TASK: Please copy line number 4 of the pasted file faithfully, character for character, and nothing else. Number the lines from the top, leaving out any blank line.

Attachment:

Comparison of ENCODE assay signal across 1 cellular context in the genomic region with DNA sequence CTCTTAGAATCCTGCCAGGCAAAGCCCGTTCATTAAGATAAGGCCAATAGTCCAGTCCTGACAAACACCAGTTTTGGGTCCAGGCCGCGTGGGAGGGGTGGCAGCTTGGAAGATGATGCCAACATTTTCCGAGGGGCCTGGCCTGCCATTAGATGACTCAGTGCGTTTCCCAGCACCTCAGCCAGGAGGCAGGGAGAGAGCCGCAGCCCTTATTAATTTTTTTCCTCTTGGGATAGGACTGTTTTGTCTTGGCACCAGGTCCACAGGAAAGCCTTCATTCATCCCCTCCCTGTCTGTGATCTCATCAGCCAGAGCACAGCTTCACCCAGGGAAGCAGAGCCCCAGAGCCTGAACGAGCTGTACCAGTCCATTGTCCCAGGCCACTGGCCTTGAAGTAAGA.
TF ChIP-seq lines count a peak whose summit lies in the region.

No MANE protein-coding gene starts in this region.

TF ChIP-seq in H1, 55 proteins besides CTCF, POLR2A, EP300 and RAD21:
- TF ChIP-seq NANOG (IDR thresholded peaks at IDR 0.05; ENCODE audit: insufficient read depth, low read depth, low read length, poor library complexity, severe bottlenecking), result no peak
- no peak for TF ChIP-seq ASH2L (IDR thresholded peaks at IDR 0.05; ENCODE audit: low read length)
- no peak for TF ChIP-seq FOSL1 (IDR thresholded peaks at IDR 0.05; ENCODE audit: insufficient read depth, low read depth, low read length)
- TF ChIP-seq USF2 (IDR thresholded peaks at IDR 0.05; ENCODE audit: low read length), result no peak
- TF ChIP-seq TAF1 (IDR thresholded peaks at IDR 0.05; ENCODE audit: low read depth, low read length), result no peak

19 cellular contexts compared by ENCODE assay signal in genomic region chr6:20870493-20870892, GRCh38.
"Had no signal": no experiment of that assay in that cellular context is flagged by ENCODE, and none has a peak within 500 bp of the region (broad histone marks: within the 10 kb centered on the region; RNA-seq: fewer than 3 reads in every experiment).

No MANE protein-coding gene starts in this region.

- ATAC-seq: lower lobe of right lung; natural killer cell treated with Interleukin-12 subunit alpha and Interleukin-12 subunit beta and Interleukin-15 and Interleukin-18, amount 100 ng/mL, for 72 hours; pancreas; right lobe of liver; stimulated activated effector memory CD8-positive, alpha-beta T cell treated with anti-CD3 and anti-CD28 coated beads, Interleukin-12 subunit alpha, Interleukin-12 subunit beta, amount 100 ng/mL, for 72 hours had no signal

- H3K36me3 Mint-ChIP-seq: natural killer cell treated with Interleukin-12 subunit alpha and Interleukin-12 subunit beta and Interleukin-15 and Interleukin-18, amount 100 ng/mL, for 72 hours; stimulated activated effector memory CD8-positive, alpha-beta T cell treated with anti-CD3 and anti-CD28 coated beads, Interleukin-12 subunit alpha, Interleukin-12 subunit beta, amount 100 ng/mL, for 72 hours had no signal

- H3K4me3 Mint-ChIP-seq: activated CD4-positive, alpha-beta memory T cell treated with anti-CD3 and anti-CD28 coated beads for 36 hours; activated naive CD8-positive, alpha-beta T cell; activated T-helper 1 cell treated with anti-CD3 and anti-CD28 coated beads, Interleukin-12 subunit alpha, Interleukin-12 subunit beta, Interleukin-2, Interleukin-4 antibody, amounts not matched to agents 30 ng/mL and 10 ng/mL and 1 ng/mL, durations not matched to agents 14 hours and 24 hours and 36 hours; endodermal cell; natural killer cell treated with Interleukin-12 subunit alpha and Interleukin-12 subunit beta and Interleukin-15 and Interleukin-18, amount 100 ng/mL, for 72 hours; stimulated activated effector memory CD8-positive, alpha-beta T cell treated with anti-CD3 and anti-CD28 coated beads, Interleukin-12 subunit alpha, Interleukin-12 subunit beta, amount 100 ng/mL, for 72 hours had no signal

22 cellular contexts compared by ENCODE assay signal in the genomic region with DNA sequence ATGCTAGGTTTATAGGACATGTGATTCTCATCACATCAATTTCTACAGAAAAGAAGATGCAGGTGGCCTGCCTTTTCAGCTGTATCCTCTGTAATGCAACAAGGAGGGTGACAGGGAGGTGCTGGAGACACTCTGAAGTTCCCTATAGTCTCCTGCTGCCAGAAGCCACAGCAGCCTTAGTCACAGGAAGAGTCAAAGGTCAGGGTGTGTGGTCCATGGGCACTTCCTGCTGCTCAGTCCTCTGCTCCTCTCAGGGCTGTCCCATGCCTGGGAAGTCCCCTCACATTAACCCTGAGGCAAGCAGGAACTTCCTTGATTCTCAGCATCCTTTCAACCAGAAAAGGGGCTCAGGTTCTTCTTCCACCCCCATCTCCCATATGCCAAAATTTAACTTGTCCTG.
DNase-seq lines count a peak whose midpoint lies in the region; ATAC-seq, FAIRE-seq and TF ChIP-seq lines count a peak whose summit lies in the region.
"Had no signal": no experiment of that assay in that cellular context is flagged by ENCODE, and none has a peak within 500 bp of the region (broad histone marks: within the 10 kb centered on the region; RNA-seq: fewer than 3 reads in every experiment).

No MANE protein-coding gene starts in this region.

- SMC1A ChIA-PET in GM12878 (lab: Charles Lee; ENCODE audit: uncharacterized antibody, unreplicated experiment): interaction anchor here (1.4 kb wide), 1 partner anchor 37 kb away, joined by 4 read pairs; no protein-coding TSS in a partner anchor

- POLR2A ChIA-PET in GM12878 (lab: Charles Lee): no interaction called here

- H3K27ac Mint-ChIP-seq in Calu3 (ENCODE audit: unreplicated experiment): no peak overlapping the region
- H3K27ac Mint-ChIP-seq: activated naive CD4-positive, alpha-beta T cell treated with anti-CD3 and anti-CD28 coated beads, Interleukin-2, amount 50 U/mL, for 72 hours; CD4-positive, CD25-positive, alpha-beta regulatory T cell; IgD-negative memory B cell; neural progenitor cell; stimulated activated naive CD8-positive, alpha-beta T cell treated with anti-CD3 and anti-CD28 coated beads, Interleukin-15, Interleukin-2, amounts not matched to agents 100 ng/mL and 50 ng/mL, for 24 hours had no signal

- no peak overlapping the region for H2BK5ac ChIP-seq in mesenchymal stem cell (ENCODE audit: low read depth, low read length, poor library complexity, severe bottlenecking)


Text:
TF ChIP-seq in H1, 55 proteins besides CTCF, POLR2A, EP300 and RAD21: